Gospel lyrics rock Glen Rock Jews

Gospel lyrics rock Glen Rock Jews

GLEN ROCK – The Glen Rock School District ruled this week that including a song praising Jesus in the high school choir’s spring concert does not violate the district’s policies regarding separation of church and state.

The community has been debating the issue since earlier this month, when some Jewish choir members complained to the directors after learning that the group would sing the song "Praise His Holy Name" at its May 16 concert. The school board handed down its decision Monday in favor of the choir’s choice and emphasized that Jewish students could opt not to sing the song.

Borough resident Howard Engle said his 10th-grade daughter, who sings in the choir, was extremely upset that such a song was chosen for the concert, and he shared her concerns about the song’s appropriateness. In response, he circulated a petition calling for the song to be removed from the program, collecting the signatures of 78 students and parents.

"It appears to us to be a proselytizing prayer which is school-sponsored and [therefore] a violation of the First Amendment," he told The Jewish Standard on Wednesday.

According to a letter sent to choir students by James J. McCarthy, the high school’s principal, the Gospel song had been used by the choir in the past and was chosen in honor of Black History Month.

Engle said there had been a misunderstanding and that he and the petition’s supporters were not against Gospel and other religious-themed music. Rather, he said, the problem rests in a single verse in the song, "Must Jesus bear the cross alone and all the world go free? No, there’s a cross for ev’ryone and there’s a cross for me. Jesus, Jesus, Jesus, how I love Thee!"

Brad Baron, the 1’th-grade president of the choir, told The Record last week that the song was presented in a secular way, but Engle said that was not correct.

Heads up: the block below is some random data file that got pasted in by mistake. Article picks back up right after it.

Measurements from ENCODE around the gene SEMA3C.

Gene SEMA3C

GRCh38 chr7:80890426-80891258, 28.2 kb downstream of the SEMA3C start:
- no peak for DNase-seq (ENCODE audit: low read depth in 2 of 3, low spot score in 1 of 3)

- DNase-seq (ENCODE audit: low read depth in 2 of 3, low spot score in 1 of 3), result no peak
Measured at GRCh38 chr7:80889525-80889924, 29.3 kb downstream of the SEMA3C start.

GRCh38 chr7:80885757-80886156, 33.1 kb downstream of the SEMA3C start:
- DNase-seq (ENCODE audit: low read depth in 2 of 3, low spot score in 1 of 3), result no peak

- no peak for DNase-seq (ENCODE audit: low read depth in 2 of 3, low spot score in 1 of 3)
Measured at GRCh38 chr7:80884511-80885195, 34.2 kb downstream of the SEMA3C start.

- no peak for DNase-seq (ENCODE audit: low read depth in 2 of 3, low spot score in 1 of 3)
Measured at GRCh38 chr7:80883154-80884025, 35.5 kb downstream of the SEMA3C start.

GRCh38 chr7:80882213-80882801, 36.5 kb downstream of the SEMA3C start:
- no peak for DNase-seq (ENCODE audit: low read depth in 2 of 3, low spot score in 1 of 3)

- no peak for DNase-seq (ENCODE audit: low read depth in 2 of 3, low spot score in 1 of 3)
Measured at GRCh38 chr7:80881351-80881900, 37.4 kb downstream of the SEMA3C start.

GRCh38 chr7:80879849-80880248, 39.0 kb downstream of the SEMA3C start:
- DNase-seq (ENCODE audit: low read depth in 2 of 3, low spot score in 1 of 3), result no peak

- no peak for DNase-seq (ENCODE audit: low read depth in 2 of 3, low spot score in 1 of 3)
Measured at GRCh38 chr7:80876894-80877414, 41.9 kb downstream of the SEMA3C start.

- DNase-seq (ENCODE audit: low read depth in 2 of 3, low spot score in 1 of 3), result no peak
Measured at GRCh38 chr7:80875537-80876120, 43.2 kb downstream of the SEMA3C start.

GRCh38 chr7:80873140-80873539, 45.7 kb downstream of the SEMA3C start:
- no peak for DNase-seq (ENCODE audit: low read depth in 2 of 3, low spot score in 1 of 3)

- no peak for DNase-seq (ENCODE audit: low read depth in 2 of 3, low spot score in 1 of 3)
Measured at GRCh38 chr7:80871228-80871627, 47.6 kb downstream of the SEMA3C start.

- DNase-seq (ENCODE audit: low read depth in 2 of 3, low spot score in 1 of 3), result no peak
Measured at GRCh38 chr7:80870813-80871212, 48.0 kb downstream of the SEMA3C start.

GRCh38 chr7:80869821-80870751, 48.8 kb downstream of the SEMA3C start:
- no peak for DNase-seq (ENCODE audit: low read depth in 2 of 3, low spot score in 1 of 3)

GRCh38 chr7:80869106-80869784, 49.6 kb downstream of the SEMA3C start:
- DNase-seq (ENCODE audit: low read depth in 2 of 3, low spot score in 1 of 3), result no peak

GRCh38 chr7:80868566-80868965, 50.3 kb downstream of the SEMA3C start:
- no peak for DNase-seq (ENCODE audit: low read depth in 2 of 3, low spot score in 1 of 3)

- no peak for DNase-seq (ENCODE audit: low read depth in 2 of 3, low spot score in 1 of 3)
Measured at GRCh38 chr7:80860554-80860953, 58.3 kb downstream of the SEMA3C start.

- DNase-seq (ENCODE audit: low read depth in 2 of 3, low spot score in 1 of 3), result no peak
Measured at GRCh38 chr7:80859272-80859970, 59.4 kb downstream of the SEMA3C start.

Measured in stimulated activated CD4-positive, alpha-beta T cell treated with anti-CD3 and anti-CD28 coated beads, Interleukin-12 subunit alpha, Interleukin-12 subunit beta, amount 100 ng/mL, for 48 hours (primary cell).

"These are words that profess belief in another god, and to say, ‘It’s just a song,’ is not a true understanding from a Jewish point of view, and you can’t ask us to say them," Engle said.

Rabbi Neil Tow of the Glen Rock Jewish Center said the school must be sensitive when there is a strong emotional response to something it presents.

"The school makes a fairly strong argument that this song is part of their curriculum and has been, as I understand it," Tow said. "At the same time, we do live in a society where we have the ability to respond when we’re uncomfortable with things. The school, to its credit, has recognized that the parents have had serious issues with this music.

"There are those who say this is a prayer-type song that perhaps some would say crosses the line of having school prayer," he continued. "At the same time, I’m also sensitive to the fact that some of the great pieces of Western music are Christian sacred music."

Rabbi Gil Steinlauf of Ridgewood’s Temple Israel & Jewish Community Center, who had been involved in the petition and school board meetings, said there were many other songs from the Christian Gospel tradition that would have been appropriate. The issue surrounding the choir selection is one of degree, he added.

"The words in this particular piece crossed a line in terms of expression of a passionate commitment to the Christian faith," he said. "These words are powerful, as they should be, because it’s a beautiful expression of Christian faith."

While he said he understands and respects the final decision of the school board to keep the song, it puts the Jewish members of the choir in an awkward position to be told that the song will be sung by soloists and whoever would like to join in may do so.

"The bottom line is the Jewish children will be marginalized," he said.

Glen Rock Superintendent George Connelly said on Wednesday that he was happy to see 50 students at Monday’s meeting and noted that the important thing for them to learn is to respect the different opinions of others.

"It’s a matter of disagreeing in an agreeable way," he said. "If the students choose not to participate, we will respect that," he added, while agreeing with the final decision to include the song.

Addressing Steinlauf’s claim that the decision — even though well-intentioned — would marginalize Jewish students, Connelly said that teachers would take the utmost care to handle the song in a sensitive fashion with students who choose not to participate. But, he added, because of the nature of the concert and the presentation of the song, it is appropriate for the school.

"We’re performing a song," he said. "It’s a performance, it’s not necessarily expressing a belief."

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